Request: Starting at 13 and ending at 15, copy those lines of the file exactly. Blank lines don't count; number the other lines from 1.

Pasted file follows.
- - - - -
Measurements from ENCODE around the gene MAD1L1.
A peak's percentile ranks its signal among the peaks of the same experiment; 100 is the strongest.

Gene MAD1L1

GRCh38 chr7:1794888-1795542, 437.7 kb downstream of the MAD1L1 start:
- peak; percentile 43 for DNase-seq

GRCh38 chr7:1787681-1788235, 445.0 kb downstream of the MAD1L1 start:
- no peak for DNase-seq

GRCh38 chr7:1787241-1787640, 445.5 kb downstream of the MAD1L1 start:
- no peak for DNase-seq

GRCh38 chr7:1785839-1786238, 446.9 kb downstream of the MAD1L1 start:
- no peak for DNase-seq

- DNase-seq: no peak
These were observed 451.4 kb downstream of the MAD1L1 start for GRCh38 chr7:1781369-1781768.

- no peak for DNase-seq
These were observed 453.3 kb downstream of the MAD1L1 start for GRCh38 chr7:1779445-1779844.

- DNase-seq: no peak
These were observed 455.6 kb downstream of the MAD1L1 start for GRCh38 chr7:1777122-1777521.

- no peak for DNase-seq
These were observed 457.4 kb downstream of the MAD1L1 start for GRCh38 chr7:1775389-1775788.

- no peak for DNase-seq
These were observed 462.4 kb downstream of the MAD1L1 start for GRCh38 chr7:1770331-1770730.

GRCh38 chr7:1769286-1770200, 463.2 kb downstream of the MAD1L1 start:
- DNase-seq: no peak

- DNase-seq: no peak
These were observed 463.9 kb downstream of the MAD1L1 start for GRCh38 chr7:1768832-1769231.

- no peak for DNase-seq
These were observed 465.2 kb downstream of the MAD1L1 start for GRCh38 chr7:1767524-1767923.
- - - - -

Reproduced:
These were observed 451.4 kb downstream of the MAD1L1 start for GRCh38 chr7:1781369-1781768.

- no peak for DNase-seq
These were observed 453.3 kb downstream of the MAD1L1 start for GRCh38 chr7:1779445-1779844.